Monday, April 6, 2009
Save It For Later - The Story Behind Pete Townshend's Cover of A Classic By The Beat
The Beat's third album 'Special Beat Service' remains the most ambitious and diverse of the three records they released between 1980 and 1982. While both 'I Just Can't Stop It' and 'Whappen' stayed true to the band's manifesto of mixing politics with punky reggae and world beat sounds, by early 1982 things were changing and they were moving into the realm of personal politics with their third record.
While their 2-Tone brethren were quickly falling by the wayside and imploding, The Beat (and to a certain extent Madness), seemed prepared for the change in listeners tastes. While there were certainly internal issues within The Beat and some resistance from certain band members about their new direction, the band embarked on a musical journey that left their frenetic punky reggae and tropical sounds behind to embrace guitar driven pop music. While there were still flourishes of ska, reggae and Caribbean sounds, they now added touches of color rather than dominating the sound.
While the band was struggling to gain traction with their new sound in the UK, it was a very different story in the U.S. where the singles from 'Special Beat Service' slotted in nicely between Joe Jackson's 'Night & Day' album and the upbeat, horn driven pop of Haircut 100's 'Pelican West'. The Beat were part of the UK 'new wave' invasion and they suddenly had songs in the Top 40 of the U.S. charts. Two songs in particular resonated with American audiences -- 'Save It For Later' and 'I Confess' -- though they could not have been farther afield from what audiences and critics had come to expect from them.
These were not ska songs by any stretch of the imagination, but they were brilliant pop songs and soon took on a life of their own that established the band in the U.S. The videos for both songs were played widely on MTV and they soon entered the American music consciousness. In particular the song 'Save It For Later' sounded unlike anything else on American radio or on MTV. It seemed to connect with listeners in a way that earlier songs by the band had not. The song sounded like the love child of The Byrds and The Velvet Underground and included double entendre and innuendo that was novel for a song on the pop charts.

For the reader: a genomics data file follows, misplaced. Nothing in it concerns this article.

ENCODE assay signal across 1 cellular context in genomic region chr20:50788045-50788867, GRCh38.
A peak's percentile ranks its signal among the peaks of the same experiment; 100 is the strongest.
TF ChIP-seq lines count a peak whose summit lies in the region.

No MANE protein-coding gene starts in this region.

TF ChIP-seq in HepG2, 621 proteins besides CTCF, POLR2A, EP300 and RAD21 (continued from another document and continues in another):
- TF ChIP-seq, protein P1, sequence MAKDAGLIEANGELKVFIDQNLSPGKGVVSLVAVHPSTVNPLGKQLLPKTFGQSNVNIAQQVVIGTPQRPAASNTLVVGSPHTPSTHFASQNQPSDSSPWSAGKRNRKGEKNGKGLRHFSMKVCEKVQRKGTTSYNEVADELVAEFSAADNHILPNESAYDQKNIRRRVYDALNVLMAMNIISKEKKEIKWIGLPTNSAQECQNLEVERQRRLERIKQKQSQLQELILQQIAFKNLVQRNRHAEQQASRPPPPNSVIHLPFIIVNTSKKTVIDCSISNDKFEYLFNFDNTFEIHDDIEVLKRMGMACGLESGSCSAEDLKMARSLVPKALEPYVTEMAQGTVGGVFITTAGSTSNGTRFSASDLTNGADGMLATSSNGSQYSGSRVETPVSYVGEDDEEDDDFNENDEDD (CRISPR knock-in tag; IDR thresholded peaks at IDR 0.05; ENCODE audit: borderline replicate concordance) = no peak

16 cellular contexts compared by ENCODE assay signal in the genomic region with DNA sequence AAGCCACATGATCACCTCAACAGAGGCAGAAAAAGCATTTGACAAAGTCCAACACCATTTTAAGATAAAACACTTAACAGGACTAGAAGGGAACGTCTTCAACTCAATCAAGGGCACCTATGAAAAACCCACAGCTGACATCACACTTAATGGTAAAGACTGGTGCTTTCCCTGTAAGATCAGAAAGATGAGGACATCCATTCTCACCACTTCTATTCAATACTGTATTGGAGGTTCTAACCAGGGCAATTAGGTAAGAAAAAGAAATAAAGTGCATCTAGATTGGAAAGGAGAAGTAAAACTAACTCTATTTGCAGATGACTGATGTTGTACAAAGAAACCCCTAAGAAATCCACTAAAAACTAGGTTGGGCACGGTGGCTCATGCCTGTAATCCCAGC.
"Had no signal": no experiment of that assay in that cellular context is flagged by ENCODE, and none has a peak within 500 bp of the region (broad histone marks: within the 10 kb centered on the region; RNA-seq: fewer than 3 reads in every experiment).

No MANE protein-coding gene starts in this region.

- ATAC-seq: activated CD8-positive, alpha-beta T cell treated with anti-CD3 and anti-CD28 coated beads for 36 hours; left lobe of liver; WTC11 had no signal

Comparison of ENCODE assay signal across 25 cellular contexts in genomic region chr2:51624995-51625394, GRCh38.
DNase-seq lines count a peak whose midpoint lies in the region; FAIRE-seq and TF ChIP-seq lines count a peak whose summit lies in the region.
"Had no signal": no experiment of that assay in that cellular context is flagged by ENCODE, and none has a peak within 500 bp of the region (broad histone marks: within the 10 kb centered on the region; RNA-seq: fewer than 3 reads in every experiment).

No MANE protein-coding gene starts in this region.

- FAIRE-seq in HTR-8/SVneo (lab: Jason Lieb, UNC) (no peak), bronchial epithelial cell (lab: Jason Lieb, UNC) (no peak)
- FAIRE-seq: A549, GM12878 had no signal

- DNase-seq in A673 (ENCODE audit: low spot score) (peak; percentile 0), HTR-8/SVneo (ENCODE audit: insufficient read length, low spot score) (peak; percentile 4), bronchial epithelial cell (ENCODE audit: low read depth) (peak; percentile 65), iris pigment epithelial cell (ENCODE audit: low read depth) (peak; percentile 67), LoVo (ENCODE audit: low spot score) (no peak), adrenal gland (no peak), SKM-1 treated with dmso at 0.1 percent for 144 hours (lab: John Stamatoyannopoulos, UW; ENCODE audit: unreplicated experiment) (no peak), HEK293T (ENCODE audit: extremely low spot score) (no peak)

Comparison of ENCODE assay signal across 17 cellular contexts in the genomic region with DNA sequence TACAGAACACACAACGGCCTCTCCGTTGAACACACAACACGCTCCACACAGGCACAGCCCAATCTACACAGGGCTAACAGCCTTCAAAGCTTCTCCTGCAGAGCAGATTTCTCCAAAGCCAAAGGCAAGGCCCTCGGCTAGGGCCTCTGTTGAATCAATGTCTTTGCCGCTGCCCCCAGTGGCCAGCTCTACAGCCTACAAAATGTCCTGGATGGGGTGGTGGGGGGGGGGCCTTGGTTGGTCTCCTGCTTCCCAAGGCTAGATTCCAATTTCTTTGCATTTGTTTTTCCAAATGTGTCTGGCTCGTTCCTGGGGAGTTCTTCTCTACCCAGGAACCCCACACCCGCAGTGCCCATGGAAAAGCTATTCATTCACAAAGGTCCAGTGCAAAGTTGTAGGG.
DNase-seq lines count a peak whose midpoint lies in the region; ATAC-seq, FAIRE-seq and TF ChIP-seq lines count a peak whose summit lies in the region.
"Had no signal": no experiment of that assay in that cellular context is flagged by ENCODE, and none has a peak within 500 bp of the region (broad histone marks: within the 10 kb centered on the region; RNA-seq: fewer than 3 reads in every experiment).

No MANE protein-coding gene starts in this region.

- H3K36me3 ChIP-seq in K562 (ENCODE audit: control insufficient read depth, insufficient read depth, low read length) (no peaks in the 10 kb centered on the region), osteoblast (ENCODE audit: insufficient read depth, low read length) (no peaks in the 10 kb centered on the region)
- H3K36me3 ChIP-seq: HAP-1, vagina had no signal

Dave Wakeling was once asked about the meaning of the song 'Save It For Later'. He replied, "I wrote it when I was a teenager. I wrote it before The Beat started. And it was about turning from a teenager to someone in their 20s, and realizing that the effortless promise for your teenage years was not necessarily going to show that life was so simple as you started to grow up. So it was about being lost, about not really knowing your role in the world, trying to find your place in the world. So, you couldn't find your own way in the world, and you'd have all sorts of people telling you this, that, and the other, and advising you, and it didn't actually seem like they knew any better. So it was like keep your advice to yourself. Save it - for later."
Despite the critical acclaim, it was too little, too late for The Beat, who broke up in July 1983 following a successful appearance at that summer's US Festival and right before an invitation to support David Bowie on the second leg of his 'Serious Moonlight' tour. However, like any great song, 'Save It For Later' soon took on a life of its own separate from the band. It was in the hands of Pete Townshend, that the song seemed to meet its destiny. Indeed, Townshend seemed to be the right artist at the right time in his career to sing the song as it was written to be sung.